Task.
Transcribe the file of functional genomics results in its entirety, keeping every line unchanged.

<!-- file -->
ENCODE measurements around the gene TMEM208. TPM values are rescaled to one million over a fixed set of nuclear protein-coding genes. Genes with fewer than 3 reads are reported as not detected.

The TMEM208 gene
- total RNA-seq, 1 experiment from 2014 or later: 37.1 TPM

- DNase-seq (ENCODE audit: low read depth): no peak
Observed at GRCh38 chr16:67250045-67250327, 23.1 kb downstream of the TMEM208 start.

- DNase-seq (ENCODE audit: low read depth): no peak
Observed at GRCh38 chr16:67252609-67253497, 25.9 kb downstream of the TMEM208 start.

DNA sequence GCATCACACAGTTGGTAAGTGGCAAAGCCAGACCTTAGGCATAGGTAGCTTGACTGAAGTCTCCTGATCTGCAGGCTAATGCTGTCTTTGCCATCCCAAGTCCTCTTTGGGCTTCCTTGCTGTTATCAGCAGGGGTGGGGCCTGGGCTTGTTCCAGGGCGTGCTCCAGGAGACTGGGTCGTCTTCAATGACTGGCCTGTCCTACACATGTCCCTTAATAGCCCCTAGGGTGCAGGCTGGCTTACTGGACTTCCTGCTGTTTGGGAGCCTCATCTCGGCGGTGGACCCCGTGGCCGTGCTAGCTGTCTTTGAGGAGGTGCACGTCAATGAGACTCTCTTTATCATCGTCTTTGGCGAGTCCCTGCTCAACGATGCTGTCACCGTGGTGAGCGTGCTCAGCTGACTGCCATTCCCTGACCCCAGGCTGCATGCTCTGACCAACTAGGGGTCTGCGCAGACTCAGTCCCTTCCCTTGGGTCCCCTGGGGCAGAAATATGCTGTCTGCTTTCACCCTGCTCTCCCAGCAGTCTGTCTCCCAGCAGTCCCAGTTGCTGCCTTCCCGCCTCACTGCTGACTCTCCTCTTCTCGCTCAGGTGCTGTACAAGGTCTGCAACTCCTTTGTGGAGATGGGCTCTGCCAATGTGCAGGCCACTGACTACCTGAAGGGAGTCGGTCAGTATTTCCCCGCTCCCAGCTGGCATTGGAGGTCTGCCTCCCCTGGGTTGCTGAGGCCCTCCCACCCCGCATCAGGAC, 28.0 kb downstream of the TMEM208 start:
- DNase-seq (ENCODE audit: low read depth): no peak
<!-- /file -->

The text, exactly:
ENCODE measurements around the gene TMEM208. TPM values are rescaled to one million over a fixed set of nuclear protein-coding genes. Genes with fewer than 3 reads are reported as not detected.

The TMEM208 gene
- total RNA-seq, 1 experiment from 2014 or later: 37.1 TPM

- DNase-seq (ENCODE audit: low read depth): no peak
Observed at GRCh38 chr16:67250045-67250327, 23.1 kb downstream of the TMEM208 start.

- DNase-seq (ENCODE audit: low read depth): no peak
Observed at GRCh38 chr16:67252609-67253497, 25.9 kb downstream of the TMEM208 start.

DNA sequence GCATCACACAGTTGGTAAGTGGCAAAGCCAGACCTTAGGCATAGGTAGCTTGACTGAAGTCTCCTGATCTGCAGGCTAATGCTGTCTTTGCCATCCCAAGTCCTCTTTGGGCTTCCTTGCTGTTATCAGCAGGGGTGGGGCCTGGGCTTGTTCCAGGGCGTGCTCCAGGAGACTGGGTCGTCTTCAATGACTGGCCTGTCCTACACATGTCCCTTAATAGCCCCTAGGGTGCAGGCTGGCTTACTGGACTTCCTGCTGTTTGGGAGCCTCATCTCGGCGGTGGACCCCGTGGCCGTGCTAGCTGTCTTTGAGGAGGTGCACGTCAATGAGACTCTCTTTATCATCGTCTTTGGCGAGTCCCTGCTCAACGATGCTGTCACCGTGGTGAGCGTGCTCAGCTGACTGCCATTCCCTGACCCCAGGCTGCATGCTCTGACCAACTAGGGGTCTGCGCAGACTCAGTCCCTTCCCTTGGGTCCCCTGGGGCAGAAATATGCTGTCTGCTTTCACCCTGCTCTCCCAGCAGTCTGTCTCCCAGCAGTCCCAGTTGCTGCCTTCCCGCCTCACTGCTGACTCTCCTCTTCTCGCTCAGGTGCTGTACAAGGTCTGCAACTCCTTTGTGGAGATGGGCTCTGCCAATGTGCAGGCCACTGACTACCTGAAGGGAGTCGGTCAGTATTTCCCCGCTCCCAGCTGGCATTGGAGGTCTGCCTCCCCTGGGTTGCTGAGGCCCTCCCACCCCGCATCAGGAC, 28.0 kb downstream of the TMEM208 start:
- DNase-seq (ENCODE audit: low read depth): no peak